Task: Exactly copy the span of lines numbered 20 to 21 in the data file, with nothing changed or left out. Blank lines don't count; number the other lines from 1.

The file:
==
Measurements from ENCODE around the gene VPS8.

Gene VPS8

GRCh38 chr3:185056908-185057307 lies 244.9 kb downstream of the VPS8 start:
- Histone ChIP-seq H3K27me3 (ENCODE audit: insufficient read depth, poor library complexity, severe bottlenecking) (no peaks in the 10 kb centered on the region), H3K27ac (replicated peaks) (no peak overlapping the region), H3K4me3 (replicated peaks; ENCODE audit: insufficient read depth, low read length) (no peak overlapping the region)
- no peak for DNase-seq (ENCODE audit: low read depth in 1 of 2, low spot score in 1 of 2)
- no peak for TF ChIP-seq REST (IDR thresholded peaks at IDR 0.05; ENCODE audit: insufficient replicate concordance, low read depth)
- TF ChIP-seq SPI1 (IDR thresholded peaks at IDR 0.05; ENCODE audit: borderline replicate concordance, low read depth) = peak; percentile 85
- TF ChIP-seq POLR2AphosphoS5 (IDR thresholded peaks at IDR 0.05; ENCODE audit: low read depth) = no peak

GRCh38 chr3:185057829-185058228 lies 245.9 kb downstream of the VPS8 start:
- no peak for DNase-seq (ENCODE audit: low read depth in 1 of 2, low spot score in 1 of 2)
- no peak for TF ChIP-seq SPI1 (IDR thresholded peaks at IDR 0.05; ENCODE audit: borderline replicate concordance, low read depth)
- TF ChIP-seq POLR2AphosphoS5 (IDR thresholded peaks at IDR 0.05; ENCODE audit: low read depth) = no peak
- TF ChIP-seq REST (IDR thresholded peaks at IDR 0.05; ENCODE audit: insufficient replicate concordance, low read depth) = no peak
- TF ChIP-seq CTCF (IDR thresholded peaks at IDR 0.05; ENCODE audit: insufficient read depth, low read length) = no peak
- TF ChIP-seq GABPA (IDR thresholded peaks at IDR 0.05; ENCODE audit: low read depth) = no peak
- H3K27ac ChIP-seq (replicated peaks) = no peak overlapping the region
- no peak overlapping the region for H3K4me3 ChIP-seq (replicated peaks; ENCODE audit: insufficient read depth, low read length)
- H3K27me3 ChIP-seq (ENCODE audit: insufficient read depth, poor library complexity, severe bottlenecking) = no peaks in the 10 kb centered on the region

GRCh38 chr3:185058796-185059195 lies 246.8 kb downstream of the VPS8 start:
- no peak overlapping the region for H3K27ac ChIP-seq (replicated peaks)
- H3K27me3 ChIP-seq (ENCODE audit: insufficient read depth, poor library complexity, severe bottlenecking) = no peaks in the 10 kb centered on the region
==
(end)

- no peak overlapping the region for H3K27ac ChIP-seq (replicated peaks)
- H3K27me3 ChIP-seq (ENCODE audit: insufficient read depth, poor library complexity, severe bottlenecking) = no peaks in the 10 kb centered on the region